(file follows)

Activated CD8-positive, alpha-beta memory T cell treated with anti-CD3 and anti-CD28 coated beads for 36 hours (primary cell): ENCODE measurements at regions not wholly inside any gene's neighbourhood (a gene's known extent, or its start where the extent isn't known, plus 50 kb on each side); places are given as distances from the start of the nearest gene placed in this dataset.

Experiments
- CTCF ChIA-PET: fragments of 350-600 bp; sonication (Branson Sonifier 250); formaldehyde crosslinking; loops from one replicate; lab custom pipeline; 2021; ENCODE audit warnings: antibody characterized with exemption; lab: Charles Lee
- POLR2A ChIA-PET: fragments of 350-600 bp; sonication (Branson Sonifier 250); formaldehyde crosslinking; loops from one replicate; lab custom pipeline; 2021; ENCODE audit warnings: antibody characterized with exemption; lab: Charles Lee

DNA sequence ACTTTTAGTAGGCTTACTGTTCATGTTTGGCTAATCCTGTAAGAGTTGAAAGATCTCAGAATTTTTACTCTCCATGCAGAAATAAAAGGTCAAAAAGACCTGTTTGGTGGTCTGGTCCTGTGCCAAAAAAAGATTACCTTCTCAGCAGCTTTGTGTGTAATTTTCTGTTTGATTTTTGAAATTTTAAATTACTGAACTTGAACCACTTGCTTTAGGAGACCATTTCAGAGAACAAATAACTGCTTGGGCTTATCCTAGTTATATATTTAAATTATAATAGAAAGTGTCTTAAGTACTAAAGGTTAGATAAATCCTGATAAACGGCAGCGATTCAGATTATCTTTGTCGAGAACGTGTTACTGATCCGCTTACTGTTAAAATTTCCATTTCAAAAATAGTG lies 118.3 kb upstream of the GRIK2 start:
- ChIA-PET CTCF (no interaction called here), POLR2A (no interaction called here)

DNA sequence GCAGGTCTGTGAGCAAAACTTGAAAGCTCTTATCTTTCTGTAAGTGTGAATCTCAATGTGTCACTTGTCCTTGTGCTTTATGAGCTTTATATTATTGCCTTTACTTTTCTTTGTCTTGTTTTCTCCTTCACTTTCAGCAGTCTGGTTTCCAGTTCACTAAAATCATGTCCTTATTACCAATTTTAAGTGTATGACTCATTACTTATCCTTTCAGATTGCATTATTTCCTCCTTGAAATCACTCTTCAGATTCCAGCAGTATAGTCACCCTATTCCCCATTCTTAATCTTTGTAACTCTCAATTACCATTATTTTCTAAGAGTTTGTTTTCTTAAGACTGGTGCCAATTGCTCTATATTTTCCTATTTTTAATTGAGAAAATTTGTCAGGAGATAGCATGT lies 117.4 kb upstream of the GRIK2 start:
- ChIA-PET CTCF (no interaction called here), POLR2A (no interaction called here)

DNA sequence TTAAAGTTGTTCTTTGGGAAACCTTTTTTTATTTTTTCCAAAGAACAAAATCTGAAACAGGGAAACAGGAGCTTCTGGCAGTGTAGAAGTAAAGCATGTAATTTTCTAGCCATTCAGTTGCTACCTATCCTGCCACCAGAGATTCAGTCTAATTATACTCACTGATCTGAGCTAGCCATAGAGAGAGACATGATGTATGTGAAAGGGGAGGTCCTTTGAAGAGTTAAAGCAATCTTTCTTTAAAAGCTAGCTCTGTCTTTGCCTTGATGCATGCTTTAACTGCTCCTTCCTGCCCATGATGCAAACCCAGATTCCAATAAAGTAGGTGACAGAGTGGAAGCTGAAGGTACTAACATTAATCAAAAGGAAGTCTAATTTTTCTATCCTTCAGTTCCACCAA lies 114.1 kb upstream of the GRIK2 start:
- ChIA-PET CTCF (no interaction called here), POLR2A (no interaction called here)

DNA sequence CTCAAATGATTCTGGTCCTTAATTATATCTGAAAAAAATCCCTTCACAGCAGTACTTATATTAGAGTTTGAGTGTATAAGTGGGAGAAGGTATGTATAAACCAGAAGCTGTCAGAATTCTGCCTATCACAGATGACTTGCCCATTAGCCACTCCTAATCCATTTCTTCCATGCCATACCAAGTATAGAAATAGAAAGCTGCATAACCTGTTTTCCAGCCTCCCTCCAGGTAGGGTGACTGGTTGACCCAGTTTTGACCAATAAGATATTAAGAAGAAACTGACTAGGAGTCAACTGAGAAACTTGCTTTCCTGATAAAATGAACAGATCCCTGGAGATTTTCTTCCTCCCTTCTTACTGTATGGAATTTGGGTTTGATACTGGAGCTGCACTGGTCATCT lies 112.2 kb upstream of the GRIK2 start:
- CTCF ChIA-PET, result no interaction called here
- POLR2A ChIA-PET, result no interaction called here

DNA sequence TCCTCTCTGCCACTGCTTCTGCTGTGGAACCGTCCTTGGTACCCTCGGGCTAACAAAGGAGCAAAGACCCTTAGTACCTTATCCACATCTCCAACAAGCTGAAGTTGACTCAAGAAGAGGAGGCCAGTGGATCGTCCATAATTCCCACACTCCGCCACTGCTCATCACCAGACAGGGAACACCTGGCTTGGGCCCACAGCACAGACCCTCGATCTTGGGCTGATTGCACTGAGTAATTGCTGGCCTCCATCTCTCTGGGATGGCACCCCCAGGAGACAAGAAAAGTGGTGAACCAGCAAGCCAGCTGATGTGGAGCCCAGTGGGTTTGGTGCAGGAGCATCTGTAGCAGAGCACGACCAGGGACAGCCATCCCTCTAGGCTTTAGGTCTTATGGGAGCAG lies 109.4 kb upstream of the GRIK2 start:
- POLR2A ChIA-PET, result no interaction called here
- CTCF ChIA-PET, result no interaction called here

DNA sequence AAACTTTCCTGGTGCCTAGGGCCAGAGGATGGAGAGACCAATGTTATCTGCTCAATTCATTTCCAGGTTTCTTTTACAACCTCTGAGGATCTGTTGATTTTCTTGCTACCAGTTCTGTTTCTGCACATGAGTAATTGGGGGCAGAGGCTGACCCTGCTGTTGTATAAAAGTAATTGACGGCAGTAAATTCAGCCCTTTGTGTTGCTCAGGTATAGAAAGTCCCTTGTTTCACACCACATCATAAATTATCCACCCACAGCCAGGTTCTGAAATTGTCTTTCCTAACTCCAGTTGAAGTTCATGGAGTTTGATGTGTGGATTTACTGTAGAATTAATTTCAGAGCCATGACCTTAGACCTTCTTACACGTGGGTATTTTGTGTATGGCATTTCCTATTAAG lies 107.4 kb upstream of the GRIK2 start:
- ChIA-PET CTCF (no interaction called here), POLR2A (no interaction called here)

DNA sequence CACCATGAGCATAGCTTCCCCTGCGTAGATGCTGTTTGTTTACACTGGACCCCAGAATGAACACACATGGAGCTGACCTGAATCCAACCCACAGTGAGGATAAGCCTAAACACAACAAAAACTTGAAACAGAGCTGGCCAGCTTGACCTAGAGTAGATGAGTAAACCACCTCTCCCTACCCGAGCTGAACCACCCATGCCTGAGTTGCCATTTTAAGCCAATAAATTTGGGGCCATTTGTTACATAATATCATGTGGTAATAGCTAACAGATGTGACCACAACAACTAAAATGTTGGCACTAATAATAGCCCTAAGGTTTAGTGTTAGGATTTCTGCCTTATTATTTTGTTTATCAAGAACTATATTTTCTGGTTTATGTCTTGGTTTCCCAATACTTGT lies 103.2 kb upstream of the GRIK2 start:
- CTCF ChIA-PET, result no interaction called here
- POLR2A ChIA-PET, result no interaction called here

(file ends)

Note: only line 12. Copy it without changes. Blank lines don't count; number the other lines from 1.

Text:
- CTCF ChIA-PET, result no interaction called here